If you were a hybrid vehicle manufacturer, and you wanted to lower the world’s CO2 emissions, would you first...
- a) Try to replace all the privately-owned gas vehicles, that mostly just drive to and from workplaces, one vehicle at a time, or...
- b) Replace entire corporate fleets of gas delivery vehicles, that typically spend all day, every day, on the road?
In a world that largely relies on elevators to ferry people from one floor of a building to the next, it is remarkable how inefficient current systems are in terms of favoring passenger convenience over the increasingly important aspect of reducing energy consumption. Japanese manufacturer Mitsubishi Electric looks set to buck the trend with the announcement of its development of multi–elevator smart control technology that can not only reduce energy use by up to ten percent, but do so while adding a mere few seconds to passenger waiting times. Read More
The golden ratio describes a rectangle with a length roughly one and a half times its width. Also known as the golden section, golden mean and divine proportion, among other names, it has intrigued mathematicians and artists alike for centuries. The Egyptians supposedly used it to guide the construction the Pyramids, the architecture of ancient Athens is thought to have been based on it, and many artists have fashioned their works around it. This includes Leonardo da Vinci, who used it in the Mona Lisa and the Vitruvian Man. Now a Duke University scientist believes he has figured out the secret behind the golden ratio’s popularity – and it’s all down to evolution. Read More
Scientists from Sandia National Laboratories have developed tiny, glitter-sized photovoltaic cells that are ten times thinner than conventional solar cells and could one day be used in a variety of applications – from satellites and remote-sensing, to tents and perhaps even clothing. Yep, these cells could turn the average Joe into a walking solar-battery charger. Read More
In a recent issue of the journal Nature, researchers from the University of Twente, Netherlands, explain how they succeeded in transferring magnetically coded information directly into a semiconductor, for the first time at room temperatures. Meanwhile, Toshiba announced at the International Electronics Devices Meeting (IEDM) it has developed a MOSFET transistor harnessing spintronics, demonstrating stable, fast and low-power performance. Read More
Capstone Turbine Corporation has shown off its high performance hybrid electric car, the CMT-380, at the LA Auto Show. The car features a 30kW microturbine that extends the range of its traditional EV batteries, and which the company likens to having an ultra-clean and quiet jet engine under the hood. Capstone adds that the supercar, still in its test phase, reaches 0-60mph in 3.9 seconds, has a top speed of 150mph, and a range of up to 500 miles on a single tank of fuel - all with ultra-low exhaust emissions that rival any hybrid on the market today. Read More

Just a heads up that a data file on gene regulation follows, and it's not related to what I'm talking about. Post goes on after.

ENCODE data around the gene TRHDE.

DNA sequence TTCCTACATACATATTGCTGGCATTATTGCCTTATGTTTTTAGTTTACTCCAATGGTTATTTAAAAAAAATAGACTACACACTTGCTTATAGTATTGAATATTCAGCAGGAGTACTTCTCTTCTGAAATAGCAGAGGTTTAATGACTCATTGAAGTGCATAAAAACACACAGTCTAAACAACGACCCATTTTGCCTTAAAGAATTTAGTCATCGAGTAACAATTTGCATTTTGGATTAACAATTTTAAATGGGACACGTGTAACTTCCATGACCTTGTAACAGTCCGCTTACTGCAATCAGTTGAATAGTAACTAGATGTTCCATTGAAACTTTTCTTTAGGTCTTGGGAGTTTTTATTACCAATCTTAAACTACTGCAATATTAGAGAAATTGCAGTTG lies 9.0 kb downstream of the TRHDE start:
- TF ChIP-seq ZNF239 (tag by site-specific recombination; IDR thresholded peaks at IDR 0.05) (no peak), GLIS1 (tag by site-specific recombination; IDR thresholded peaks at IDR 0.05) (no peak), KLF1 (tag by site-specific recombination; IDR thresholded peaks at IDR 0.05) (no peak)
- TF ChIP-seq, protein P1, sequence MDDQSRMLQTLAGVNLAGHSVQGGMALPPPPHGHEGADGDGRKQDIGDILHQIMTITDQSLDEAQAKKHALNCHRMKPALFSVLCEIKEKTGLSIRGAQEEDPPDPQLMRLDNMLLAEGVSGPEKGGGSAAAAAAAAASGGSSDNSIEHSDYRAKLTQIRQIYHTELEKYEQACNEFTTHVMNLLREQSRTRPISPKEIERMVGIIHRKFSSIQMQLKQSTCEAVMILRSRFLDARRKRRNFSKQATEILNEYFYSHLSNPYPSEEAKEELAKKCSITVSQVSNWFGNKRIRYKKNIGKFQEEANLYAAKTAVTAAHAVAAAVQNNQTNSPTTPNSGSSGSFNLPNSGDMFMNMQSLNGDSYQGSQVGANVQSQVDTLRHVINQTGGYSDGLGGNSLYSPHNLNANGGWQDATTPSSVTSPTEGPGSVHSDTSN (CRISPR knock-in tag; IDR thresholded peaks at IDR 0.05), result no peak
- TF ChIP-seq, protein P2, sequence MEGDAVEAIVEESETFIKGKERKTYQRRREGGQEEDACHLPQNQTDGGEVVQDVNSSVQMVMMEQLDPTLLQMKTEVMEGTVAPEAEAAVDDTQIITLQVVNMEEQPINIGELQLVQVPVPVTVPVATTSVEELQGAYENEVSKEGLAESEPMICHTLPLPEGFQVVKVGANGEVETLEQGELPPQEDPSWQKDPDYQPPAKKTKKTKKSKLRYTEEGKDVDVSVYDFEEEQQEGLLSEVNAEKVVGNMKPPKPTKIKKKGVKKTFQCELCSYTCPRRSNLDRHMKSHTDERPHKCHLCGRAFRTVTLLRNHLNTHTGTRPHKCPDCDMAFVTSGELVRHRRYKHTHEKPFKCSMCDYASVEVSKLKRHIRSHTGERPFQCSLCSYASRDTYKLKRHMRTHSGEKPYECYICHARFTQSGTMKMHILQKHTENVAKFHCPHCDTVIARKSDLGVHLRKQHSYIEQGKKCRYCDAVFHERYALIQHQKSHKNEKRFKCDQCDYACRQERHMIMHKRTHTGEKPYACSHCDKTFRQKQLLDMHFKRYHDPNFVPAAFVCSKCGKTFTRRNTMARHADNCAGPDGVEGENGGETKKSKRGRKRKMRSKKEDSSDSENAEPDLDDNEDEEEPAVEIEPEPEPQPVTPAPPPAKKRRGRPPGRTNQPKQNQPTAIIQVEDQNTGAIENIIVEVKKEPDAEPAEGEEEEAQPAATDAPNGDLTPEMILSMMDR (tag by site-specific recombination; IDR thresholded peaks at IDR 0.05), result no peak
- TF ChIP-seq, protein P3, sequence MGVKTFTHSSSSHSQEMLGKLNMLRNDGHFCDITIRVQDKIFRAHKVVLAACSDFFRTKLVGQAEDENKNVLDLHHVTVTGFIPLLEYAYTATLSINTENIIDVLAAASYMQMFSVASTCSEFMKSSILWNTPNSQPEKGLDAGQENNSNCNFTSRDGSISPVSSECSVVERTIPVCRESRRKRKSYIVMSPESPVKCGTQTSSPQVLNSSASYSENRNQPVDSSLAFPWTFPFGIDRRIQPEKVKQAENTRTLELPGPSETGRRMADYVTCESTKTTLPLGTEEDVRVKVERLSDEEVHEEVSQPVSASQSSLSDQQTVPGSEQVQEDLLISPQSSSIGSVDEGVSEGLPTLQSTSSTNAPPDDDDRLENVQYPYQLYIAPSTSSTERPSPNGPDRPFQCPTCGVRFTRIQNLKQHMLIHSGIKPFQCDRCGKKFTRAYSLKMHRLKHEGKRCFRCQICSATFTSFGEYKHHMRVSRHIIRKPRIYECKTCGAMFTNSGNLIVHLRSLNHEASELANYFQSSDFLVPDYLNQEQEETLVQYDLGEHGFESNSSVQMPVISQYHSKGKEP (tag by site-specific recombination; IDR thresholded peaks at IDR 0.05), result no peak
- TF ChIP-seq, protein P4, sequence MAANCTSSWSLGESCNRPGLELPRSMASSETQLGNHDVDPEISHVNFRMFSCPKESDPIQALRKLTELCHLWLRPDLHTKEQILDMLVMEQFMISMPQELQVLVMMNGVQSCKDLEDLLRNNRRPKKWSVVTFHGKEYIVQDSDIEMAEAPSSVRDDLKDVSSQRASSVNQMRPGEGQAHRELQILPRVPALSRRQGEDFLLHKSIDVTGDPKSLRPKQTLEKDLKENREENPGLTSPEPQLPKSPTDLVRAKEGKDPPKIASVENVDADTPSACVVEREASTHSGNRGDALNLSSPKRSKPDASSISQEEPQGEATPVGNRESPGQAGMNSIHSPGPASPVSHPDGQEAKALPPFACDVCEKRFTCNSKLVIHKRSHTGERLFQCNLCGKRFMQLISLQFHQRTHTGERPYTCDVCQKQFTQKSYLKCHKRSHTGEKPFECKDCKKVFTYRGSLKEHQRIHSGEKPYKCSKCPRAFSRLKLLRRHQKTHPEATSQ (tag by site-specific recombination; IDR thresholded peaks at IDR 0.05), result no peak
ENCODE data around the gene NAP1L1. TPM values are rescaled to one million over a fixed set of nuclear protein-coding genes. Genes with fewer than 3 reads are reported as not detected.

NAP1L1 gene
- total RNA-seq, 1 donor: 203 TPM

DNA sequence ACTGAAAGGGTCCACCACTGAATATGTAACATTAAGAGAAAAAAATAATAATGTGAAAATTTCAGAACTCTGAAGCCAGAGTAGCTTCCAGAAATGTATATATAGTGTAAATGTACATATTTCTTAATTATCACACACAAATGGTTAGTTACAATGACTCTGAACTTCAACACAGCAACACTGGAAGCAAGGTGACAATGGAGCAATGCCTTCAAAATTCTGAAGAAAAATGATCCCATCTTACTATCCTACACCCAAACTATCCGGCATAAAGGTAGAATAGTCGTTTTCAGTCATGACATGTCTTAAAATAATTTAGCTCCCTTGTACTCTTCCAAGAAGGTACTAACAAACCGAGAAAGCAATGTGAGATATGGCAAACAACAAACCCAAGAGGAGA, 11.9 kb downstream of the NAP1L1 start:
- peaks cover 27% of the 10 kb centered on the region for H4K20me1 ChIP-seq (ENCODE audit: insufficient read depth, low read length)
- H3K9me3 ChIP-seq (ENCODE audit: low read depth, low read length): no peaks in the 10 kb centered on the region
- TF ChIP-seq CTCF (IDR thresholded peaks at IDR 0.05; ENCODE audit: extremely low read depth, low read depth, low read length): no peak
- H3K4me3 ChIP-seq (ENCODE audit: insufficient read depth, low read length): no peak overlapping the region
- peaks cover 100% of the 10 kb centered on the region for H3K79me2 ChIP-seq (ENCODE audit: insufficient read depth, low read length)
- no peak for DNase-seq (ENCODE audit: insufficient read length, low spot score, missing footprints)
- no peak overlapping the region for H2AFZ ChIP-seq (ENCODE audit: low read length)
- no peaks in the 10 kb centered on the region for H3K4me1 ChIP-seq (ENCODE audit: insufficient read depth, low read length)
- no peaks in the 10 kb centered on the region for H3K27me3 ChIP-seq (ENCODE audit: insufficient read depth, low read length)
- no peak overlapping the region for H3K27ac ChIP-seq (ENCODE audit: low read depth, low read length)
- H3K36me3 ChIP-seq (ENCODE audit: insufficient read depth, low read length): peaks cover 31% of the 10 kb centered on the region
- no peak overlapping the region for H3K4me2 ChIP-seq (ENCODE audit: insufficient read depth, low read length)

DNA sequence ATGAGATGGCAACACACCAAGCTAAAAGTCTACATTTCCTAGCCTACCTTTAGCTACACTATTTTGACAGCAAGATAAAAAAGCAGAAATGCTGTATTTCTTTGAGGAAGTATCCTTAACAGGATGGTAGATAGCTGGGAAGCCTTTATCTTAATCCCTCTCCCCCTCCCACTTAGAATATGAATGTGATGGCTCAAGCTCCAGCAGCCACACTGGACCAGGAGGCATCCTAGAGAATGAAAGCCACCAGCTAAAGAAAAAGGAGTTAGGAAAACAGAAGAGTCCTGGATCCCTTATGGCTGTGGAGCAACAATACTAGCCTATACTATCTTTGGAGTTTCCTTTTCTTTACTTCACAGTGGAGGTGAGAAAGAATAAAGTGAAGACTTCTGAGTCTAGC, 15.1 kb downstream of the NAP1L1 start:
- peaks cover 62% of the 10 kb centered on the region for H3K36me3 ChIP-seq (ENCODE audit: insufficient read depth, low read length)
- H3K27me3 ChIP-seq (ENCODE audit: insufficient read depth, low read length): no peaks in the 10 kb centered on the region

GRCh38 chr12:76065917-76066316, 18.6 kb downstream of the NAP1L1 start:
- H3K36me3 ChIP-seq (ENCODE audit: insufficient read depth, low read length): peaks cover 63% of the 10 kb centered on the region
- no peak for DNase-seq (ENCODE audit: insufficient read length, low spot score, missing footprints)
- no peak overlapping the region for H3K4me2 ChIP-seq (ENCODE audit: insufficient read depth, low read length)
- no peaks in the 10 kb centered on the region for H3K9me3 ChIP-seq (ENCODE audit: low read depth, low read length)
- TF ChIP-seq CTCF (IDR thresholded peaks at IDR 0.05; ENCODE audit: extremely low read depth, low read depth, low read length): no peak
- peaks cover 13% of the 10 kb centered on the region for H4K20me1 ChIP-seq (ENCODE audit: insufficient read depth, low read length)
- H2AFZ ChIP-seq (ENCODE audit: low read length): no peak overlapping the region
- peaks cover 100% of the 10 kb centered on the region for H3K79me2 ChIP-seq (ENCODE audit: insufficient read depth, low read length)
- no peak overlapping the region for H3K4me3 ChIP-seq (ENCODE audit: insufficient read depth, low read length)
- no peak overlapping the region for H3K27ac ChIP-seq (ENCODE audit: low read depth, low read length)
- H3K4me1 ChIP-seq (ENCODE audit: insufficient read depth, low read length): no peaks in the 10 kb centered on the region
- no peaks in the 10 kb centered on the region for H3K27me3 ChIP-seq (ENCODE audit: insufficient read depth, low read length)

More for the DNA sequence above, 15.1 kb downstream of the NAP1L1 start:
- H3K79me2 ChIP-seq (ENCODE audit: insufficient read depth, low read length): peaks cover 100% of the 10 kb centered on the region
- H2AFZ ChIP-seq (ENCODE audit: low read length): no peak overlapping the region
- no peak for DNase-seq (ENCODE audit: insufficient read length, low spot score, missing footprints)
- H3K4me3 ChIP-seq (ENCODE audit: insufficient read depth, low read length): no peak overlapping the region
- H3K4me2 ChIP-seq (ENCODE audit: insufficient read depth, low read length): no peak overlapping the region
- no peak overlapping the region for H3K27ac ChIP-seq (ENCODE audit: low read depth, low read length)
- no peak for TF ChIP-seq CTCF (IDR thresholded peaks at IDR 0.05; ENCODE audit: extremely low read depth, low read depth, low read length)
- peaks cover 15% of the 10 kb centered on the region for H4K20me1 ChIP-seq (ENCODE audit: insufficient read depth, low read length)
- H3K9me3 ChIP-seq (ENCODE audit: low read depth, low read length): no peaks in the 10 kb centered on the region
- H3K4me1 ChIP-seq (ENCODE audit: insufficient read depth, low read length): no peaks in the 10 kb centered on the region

Known mainly for their potential application in hydrogen cars, fuel cells are a promising technology with several unresolved issues, including working temperatures. Scientist at the University of Calgary have discovered a new material that allows a common kind of fuel cell to work at higher temperatures, increasing efficiency while decreasing manufacturing costs. Read More
That heat emanating from your computer as you sit reading this article amounts to nothing more than wasted energy. And your computer is not alone. More than half of the energy consumed worldwide is wasted, most of it in the form of excess heat. But new research at the Massachusetts Institute of Technology (MIT) indicates it might be possible to harvest much of the wasted heat produced by everything from computer processors to car engines and electric powerplants, and convert it into usable electricity. This kind of waste-energy harvesting might lead to mobile phones with double the talk time, laptop computers that can operate twice as long before needing to be plugged in to mains power, or energy plants that produce more electricity for a given amount of fuel. Read More
It's almost as good as going to school in a treehouse. The recently opened Elleray Preparatory School in the Lake District National Park has three class pods standing on stilts connected by a center platform made from recycled materials, such as plastic milk bottles and wood shavings. Nestled amongst the trees, the complex is built to have a low environmental impact and therefore makes excellent use of solar power, rainwater collection, and has an energy-efficient heat pump. Read More
A team of researchers from the University of Cincinnati have achieved control of the spin of electrons traveling on a wire by simply regulating an electrical voltage. This is a major milestone in the brief history of spintronics, the emerging technology that uses the spin of electrons to store and manipulate digital information with much higher speeds and efficiency. Read More